Montgomery County Community College: New Anatomy Tables Unveiled for Virtual Anatomy Exploration

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Students studying health sciences at Montgomery County Community College this fall
will use revolutionary new technology to study human anatomy and physiology.

MCCC bought two Anatomy Tables this past spring for students and faculty to incorporate into their study of
the body. Anatomy table is the most technologically advanced 3D anatomy visualization
and virtual dissection tool for teaching anatomy and physiology, according to its
website.

Anatomy

Students using the machine will soon be able to peel off and explore each layer of
a digitally recreated body, starting with the skin and musculature, through to the circulatory system
and the central nervous system and everything.

“The anatomy table was developed to provide an actual dissection of a human cadaver
without having a human cadaver, ”said Cheryl DiLanzo, Dean of Health Sciences. ” Through
Using this chart, students will be able to understand the spatial anatomy which is crucial
in health care and STEM. ”

Health science courses such as anatomy, physiology, biology, nursing, dental hygiene
and other programs are likely to strongly integrate the use of the machine into their
work, she said.

“There is no program that cannot use it for something,” said DiLanzo.
“It looks like a regular table, but it’s really amazing.”

The two tables can be used separately on the Blue Bell and Pottstown campuses.
They were purchased with a Carl D. Perkins grant from the State of Pennsylvania
Ministry of Education, for funding a technology that advances the goals of Career
Students of technical education for the professions of tomorrow.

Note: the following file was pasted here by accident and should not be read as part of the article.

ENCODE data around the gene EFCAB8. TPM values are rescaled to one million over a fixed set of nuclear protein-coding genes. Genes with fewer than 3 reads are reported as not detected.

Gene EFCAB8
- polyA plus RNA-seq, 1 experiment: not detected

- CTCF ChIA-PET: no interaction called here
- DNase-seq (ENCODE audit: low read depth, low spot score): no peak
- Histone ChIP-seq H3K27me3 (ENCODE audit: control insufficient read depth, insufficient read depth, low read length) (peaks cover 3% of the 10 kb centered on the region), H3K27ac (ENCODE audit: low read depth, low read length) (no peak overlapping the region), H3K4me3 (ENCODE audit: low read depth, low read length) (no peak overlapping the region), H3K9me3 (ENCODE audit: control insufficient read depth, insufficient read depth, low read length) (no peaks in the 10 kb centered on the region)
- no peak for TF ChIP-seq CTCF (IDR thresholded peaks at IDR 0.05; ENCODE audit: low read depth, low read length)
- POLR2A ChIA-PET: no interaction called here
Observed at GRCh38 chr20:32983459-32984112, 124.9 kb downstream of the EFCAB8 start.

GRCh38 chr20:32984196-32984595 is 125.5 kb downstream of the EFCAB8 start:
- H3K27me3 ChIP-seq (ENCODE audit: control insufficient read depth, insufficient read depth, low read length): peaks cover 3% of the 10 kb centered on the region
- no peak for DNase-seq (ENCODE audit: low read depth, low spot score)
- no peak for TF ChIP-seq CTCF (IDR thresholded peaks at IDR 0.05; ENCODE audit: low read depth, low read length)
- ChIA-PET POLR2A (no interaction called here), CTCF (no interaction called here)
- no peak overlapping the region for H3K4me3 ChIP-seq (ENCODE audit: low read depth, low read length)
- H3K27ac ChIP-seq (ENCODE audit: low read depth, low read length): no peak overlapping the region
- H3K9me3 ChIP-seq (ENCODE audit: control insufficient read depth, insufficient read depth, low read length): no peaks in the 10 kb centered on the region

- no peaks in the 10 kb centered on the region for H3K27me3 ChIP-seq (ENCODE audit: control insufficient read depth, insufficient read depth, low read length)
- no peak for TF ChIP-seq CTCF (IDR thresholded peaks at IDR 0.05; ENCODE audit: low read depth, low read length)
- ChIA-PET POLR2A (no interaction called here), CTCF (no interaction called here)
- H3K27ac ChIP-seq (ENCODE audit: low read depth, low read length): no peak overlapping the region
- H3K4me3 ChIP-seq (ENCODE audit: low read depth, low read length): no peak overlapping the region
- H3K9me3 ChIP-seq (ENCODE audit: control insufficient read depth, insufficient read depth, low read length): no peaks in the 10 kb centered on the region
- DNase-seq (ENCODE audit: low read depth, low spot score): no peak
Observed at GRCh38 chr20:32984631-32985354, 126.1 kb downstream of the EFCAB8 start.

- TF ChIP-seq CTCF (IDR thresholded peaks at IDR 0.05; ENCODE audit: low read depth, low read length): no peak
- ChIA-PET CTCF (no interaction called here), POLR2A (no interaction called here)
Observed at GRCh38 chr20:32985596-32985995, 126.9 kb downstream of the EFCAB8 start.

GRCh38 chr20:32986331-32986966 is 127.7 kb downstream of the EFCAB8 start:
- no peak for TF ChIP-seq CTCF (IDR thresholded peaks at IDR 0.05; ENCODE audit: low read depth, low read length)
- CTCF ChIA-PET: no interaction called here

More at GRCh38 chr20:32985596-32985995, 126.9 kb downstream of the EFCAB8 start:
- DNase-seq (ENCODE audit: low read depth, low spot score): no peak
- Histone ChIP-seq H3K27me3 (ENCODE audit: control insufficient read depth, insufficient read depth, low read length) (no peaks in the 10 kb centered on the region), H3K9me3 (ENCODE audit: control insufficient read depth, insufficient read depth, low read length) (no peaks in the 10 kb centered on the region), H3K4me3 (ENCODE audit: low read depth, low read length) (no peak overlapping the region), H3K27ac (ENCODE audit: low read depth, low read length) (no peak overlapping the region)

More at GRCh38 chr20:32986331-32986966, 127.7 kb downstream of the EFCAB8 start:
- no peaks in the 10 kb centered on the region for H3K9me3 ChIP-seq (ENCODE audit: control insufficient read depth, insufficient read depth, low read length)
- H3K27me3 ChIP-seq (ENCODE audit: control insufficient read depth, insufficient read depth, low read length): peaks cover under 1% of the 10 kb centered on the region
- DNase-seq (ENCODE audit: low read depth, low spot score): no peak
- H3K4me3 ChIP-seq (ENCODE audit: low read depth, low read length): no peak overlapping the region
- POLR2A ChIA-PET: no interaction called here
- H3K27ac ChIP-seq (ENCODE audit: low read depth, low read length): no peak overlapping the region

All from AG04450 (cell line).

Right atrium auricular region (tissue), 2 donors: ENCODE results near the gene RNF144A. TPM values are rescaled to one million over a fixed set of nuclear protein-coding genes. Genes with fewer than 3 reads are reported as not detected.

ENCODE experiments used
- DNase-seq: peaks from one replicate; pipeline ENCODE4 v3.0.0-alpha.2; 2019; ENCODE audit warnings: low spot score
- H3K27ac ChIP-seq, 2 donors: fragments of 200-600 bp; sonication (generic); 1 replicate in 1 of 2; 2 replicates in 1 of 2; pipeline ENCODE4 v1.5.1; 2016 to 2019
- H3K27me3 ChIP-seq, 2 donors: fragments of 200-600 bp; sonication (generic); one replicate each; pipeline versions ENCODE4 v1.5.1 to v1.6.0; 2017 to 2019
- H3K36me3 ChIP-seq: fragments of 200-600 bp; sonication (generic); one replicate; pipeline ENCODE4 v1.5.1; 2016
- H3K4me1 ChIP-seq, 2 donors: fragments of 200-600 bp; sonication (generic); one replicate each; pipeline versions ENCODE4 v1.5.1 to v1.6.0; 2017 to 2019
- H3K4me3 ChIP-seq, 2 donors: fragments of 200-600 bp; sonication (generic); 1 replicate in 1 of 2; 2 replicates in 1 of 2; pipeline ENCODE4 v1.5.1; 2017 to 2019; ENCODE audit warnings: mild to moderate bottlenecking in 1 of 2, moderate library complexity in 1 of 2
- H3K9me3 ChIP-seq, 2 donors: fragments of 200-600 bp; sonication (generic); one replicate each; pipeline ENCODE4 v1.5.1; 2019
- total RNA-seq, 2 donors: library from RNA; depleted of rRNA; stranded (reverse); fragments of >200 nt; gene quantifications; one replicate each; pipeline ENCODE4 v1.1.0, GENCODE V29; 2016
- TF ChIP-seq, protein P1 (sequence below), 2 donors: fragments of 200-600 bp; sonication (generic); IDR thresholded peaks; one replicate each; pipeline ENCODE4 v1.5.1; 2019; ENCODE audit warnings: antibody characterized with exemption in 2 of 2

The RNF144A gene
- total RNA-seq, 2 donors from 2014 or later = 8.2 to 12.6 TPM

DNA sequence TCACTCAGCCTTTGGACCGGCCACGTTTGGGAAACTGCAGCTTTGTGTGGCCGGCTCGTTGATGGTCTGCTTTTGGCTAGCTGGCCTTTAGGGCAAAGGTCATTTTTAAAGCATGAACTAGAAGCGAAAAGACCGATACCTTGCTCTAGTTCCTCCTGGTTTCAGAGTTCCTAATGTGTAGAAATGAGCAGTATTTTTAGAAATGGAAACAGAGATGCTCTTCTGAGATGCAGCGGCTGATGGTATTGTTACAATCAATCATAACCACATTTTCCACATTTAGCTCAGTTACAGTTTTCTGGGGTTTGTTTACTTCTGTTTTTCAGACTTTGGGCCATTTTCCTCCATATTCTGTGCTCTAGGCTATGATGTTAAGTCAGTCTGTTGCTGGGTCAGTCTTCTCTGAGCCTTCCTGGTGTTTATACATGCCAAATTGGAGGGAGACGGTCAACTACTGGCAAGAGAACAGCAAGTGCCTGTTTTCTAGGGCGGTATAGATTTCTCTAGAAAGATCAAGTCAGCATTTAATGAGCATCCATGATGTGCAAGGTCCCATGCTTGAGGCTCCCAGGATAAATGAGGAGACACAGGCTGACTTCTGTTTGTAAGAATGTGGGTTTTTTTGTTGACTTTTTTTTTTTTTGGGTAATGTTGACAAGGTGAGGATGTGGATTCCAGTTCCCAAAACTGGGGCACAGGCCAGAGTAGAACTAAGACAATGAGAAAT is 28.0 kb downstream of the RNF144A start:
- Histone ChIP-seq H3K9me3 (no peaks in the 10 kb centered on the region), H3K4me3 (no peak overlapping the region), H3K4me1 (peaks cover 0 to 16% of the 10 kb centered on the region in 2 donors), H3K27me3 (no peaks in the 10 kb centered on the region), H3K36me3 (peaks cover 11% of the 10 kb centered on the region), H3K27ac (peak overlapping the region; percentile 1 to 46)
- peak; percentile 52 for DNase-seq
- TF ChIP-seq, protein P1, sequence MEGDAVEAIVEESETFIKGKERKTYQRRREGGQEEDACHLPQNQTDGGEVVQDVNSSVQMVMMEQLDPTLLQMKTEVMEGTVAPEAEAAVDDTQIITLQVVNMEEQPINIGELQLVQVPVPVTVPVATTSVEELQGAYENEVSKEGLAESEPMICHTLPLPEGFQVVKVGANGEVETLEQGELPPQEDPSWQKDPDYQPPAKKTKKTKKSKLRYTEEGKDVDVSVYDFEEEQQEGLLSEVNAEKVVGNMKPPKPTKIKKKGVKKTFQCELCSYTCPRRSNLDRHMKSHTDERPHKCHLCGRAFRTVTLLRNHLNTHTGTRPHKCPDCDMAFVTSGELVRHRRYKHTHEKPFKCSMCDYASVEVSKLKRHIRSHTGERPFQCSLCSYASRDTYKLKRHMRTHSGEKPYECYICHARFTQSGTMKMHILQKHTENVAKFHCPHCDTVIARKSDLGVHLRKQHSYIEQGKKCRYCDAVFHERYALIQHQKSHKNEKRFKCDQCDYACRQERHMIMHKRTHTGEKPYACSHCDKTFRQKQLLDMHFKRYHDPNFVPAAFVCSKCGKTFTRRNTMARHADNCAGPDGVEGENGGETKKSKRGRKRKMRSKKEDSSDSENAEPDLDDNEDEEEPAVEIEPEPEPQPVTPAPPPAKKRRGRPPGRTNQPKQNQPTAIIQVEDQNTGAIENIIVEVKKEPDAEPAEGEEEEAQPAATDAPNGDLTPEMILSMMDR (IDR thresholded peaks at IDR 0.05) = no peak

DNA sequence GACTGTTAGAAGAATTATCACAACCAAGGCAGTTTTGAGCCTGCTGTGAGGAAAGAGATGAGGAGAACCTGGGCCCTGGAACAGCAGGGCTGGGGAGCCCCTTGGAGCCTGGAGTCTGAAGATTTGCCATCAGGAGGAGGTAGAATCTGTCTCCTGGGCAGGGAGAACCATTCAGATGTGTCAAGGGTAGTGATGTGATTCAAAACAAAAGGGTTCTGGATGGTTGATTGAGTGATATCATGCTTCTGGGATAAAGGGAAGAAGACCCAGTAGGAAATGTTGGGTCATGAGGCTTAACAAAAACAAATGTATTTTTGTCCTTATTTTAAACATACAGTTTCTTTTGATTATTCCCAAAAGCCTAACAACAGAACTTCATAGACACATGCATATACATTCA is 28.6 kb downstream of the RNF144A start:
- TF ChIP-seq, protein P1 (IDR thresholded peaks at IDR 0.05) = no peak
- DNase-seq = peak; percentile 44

“It’s a very cool thing to be able to go to both campuses,” DiLanzo said, adding professors.
have already started to rave about the machine. “The faculty can demonstrate an anatomy that
they teach in the classroom and highlight specific areas such as vascularity, bones,
and organs very easily. The table can be used in person, or students can also learn
remotely while teachers teach at the table. In addition, teachers can add
cadaver pathologies, so that students gain a better understanding of this
conditions can resemble a human body. Faculty can integrate case studies, labeling,
quizzes and additional instructions for students. ”

Machine approximately 7 feet by 2 feet by 3 feet incorporates two touch screens
computer monitors connected to a Windows 10 operating system to project a
rendered image to manipulate. The images are based on the corpses of four deceased
people whose bodies have been donated to science and digitally scanned. The program
also includes CT scans of each patient, as well as a case library section of the software,
where over 1000 CT / MRI scans of different people with case information
are available for review, said Matthew Kilbride, Instructional Technology Simulation
Specialist.

“All are from the National Library of Medicine’s Visible Human Project“said Kilbride, who features complete, anatomically detailed three-dimensional features
representations of a male human body and a female human body. “There is a male and
female asian corpse and there is a male and female caucasian corpse. The two Caucasians
are from the Visible Human Project from the United States, and the two Asians from Korea,
which is labeled as Visible Korean Human. ”

The approximately 300 pound machine can be converted vertically and horizontally and
incorporated for lectures, presentations and / or small group work situations. In
software users can manipulate the 3D image to zoom in and out and rotate the body
as required. Different customizable menus allow users to focus on certain sections of the
the body, such as the head and neck or even just the front part of the skull,
for example.

“For each structure and category, you are able to put a label in the three-dimensional
space, ”Kilbride said. “You can also add annotations. So you can create your own
views.”

DiLanzo thanked Kilbride for helping everyone familiarize themselves with using the
machine.

“I can’t sing her praises enough,” she said. “He knows this table. The table has so much
many uses. He has conducted virtual and in-person training. He came on board and really
took this as his project and spearheaded it for us. ”

For more information on the anatomy table, visit his website.


This press release was produced by Montgomery County Community College. The opinions expressed here are those of the author.


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